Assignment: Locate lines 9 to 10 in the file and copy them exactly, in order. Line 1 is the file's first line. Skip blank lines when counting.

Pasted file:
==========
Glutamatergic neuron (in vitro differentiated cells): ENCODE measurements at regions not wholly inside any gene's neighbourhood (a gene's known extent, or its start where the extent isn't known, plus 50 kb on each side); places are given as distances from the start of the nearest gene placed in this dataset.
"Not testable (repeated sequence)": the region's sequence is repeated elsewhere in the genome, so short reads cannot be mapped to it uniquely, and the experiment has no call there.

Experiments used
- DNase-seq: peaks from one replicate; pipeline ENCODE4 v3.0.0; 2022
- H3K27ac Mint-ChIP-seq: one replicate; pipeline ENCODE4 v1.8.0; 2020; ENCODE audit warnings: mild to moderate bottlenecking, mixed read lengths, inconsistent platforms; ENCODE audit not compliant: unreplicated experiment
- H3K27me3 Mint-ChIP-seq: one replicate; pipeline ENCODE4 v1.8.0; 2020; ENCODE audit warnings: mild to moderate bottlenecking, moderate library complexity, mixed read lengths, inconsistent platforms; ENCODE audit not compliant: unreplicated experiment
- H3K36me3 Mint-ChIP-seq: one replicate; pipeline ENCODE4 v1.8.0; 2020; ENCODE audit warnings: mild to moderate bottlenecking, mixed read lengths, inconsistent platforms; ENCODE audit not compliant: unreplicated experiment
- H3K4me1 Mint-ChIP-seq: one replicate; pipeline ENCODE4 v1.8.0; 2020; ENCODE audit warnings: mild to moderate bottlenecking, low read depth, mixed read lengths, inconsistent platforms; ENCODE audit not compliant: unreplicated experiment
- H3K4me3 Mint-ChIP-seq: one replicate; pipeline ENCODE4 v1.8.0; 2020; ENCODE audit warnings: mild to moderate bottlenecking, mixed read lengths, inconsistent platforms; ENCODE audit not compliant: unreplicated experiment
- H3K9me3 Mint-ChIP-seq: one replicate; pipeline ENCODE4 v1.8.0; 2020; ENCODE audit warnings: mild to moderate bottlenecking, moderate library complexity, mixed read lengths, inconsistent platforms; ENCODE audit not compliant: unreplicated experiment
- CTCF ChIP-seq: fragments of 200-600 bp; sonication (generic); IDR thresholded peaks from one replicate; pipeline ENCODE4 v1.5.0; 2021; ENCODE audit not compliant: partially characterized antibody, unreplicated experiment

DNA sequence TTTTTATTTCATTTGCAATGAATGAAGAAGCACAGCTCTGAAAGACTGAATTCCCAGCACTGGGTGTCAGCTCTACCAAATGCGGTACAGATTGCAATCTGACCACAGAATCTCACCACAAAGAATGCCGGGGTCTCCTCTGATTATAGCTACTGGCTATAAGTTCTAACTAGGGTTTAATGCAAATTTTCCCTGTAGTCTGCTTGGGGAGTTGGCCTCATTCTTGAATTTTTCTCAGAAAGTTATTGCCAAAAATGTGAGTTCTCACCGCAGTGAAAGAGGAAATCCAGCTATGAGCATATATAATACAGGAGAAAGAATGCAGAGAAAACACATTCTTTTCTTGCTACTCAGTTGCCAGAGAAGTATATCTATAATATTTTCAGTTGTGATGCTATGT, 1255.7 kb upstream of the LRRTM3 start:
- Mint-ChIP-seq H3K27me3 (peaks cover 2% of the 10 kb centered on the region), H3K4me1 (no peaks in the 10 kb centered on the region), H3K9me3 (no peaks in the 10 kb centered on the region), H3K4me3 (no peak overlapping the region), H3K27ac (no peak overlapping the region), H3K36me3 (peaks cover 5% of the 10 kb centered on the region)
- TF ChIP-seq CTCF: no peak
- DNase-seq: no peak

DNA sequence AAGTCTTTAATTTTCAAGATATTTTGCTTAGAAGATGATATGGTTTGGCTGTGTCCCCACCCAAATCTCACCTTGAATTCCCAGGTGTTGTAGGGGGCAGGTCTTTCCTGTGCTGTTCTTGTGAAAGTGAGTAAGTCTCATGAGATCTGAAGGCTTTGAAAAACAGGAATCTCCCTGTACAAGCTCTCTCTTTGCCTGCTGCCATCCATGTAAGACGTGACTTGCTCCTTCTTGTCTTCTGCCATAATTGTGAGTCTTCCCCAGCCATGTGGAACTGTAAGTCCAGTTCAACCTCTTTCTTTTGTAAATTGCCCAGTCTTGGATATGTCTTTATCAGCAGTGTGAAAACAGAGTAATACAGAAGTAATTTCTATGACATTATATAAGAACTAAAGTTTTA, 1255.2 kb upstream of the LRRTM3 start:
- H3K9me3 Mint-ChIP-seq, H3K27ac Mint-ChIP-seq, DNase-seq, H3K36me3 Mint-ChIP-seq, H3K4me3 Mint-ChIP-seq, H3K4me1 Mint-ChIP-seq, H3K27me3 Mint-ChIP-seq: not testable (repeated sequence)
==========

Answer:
- H3K4me3 Mint-ChIP-seq: one replicate; pipeline ENCODE4 v1.8.0; 2020; ENCODE audit warnings: mild to moderate bottlenecking, mixed read lengths, inconsistent platforms; ENCODE audit not compliant: unreplicated experiment
- H3K9me3 Mint-ChIP-seq: one replicate; pipeline ENCODE4 v1.8.0; 2020; ENCODE audit warnings: mild to moderate bottlenecking, moderate library complexity, mixed read lengths, inconsistent platforms; ENCODE audit not compliant: unreplicated experiment